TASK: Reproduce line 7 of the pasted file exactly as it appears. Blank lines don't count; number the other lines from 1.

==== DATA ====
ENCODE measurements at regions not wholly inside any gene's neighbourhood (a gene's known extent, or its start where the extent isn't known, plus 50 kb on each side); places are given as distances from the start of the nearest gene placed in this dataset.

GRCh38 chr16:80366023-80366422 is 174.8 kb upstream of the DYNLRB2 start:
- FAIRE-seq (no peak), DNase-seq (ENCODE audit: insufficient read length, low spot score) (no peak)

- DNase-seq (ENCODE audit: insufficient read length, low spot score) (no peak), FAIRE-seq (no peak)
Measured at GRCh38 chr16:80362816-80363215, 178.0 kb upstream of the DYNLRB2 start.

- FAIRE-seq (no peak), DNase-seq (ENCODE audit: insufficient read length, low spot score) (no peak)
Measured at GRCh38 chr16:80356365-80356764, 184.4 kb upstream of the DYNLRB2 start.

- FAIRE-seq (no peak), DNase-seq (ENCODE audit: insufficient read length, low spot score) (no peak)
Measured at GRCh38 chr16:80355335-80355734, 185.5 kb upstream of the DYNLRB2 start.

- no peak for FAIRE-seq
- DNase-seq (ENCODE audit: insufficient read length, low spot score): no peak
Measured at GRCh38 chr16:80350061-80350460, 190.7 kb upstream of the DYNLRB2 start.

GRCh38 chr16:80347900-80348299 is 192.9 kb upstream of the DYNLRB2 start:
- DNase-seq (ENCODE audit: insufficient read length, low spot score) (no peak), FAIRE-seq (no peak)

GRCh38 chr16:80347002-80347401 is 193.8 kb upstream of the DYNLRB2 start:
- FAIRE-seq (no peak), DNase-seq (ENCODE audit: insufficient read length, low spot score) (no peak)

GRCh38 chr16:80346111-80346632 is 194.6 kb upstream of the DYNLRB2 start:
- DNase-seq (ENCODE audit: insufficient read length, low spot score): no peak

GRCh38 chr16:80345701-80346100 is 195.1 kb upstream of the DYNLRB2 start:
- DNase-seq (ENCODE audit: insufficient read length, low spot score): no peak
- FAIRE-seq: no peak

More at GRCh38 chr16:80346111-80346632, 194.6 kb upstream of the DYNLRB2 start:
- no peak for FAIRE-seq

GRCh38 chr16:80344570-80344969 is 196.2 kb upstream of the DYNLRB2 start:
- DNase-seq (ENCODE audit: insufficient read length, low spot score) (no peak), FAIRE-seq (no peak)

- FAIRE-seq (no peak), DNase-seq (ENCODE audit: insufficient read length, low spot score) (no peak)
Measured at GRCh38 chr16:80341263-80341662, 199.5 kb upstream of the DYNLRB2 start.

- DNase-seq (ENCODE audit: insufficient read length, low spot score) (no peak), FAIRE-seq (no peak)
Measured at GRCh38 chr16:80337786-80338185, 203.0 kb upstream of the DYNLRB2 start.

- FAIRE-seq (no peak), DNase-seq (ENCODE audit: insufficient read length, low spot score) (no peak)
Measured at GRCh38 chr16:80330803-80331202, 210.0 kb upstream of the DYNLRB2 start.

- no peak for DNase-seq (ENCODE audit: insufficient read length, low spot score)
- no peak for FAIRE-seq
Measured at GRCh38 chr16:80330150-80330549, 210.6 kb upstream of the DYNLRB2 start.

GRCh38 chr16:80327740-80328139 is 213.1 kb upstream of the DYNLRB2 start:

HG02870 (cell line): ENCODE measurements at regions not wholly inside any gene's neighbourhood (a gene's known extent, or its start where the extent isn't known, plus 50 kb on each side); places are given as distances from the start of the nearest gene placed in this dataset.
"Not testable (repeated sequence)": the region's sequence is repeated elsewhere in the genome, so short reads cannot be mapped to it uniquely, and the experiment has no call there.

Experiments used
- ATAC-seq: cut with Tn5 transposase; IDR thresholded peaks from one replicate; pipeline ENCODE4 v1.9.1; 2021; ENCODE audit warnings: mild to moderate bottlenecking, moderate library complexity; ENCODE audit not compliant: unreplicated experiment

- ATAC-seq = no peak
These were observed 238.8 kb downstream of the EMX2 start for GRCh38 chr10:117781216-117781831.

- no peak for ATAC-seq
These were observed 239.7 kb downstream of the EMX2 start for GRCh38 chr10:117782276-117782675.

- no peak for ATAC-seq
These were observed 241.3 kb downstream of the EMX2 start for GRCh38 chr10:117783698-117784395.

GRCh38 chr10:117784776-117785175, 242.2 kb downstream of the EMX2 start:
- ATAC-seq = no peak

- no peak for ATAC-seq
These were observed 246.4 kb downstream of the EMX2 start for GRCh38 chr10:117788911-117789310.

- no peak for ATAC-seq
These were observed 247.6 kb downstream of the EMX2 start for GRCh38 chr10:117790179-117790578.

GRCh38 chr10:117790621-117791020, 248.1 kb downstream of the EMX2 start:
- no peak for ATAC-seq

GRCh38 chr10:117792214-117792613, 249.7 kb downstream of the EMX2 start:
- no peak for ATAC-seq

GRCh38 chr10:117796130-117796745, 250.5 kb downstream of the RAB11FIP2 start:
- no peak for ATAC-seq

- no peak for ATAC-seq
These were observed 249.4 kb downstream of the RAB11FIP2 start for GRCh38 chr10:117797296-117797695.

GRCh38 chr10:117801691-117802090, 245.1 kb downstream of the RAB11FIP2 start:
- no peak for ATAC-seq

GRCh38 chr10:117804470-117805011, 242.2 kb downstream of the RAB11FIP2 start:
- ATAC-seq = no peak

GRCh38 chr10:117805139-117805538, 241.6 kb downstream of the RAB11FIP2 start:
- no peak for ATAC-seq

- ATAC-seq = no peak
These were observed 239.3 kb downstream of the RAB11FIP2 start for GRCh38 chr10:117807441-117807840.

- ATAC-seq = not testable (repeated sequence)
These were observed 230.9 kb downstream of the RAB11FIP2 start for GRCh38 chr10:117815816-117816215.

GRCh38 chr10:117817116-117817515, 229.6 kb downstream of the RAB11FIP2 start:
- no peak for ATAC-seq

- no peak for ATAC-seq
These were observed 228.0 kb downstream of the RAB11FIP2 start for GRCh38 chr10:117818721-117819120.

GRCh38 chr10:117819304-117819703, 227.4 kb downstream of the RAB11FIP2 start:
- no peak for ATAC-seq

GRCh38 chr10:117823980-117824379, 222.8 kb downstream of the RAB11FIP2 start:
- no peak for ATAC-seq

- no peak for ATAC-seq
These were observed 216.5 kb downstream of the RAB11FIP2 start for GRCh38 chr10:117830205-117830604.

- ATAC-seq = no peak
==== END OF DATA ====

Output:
Measured at GRCh38 chr16:80356365-80356764, 184.4 kb upstream of the DYNLRB2 start.